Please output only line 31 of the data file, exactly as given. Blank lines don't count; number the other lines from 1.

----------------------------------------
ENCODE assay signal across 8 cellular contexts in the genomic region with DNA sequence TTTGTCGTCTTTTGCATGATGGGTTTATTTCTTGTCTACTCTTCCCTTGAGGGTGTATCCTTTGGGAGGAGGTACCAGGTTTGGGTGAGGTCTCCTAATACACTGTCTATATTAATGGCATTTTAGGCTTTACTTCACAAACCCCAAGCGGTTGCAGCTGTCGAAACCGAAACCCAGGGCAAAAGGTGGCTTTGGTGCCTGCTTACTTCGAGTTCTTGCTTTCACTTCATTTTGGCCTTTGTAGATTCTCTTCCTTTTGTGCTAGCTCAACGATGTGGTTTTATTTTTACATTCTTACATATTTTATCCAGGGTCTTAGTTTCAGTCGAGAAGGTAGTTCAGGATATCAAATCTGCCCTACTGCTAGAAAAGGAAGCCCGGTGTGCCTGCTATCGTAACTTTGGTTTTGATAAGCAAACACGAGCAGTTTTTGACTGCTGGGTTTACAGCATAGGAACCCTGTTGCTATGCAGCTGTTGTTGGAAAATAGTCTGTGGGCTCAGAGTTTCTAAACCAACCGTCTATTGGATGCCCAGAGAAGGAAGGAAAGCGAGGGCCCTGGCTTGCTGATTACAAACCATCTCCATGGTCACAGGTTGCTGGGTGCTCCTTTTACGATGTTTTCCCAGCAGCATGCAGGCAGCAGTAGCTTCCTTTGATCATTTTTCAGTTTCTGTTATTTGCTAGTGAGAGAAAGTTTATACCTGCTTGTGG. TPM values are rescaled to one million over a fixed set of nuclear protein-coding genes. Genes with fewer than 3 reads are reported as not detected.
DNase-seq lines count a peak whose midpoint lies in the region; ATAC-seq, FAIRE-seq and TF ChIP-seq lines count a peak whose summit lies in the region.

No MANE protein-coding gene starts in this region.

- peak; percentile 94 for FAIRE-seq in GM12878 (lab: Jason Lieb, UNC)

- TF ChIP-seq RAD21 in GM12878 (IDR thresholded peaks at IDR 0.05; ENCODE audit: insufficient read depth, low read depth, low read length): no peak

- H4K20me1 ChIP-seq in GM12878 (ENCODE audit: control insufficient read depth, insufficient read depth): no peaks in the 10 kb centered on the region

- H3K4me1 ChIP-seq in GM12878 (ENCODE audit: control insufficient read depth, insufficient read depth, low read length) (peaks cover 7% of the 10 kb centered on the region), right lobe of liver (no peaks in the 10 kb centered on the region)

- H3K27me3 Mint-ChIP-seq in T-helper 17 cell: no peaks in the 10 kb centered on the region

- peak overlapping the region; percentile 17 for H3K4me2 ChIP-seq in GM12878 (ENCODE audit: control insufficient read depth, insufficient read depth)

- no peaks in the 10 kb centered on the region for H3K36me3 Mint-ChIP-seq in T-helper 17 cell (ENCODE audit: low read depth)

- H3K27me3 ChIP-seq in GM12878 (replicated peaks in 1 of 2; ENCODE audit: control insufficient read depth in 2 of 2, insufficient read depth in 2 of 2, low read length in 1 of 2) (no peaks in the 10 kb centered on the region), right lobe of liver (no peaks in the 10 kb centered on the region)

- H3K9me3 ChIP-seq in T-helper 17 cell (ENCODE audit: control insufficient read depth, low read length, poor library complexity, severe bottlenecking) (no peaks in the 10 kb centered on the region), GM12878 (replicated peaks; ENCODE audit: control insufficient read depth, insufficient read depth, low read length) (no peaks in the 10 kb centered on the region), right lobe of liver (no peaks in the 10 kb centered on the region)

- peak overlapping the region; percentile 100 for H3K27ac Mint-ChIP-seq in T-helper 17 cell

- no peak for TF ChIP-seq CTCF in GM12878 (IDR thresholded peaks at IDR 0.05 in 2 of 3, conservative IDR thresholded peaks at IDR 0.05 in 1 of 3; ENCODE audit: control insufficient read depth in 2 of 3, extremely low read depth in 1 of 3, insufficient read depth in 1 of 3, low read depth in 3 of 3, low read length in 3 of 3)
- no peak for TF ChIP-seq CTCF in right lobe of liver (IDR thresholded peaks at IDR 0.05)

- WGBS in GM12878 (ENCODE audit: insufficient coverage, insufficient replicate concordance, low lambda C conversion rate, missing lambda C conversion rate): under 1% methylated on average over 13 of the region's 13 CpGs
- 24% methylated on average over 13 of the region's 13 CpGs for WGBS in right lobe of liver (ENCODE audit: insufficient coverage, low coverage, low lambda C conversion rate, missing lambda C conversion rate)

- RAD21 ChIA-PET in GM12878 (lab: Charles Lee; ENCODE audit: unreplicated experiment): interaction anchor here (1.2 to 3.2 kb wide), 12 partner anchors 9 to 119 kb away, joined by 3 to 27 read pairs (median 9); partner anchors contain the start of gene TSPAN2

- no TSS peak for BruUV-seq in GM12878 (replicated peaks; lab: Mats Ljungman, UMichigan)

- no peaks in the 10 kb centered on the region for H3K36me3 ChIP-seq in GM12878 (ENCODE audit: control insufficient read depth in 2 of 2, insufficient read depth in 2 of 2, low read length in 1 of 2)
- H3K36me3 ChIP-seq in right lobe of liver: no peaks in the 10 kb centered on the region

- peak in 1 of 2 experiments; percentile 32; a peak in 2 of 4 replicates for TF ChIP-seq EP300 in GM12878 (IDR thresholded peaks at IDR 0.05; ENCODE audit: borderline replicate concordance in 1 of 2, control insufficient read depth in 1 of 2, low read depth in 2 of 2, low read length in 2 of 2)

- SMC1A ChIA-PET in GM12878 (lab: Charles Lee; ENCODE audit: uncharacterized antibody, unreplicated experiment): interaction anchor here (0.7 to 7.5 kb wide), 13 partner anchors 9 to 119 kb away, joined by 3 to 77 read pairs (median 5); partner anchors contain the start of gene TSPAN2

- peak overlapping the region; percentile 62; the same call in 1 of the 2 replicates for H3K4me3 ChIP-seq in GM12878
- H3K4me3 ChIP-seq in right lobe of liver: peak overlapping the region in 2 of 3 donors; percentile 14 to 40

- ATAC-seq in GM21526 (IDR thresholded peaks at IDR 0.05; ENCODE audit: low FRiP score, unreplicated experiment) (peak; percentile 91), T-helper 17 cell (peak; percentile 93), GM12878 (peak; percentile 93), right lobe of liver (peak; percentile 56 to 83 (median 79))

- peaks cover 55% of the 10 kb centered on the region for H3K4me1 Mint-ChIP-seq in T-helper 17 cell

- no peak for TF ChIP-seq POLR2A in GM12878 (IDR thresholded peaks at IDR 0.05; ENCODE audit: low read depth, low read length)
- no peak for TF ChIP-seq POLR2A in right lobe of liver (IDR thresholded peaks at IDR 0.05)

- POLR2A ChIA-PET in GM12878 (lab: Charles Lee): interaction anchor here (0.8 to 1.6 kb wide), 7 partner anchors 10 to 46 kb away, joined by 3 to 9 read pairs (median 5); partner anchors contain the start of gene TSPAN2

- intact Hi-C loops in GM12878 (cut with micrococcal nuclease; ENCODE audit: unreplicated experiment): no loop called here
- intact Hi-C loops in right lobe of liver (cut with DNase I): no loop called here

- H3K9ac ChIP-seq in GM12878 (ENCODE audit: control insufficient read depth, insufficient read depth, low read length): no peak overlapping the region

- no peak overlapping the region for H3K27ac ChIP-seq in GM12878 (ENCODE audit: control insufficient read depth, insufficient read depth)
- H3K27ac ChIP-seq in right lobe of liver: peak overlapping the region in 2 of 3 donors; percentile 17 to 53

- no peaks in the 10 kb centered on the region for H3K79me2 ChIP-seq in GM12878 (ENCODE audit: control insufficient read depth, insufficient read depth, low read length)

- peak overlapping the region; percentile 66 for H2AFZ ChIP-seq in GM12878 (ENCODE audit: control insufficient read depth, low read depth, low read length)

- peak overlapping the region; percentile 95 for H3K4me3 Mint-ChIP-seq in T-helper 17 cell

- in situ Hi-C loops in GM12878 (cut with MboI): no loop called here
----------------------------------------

- intact Hi-C loops in GM12878 (cut with micrococcal nuclease; ENCODE audit: unreplicated experiment): no loop called here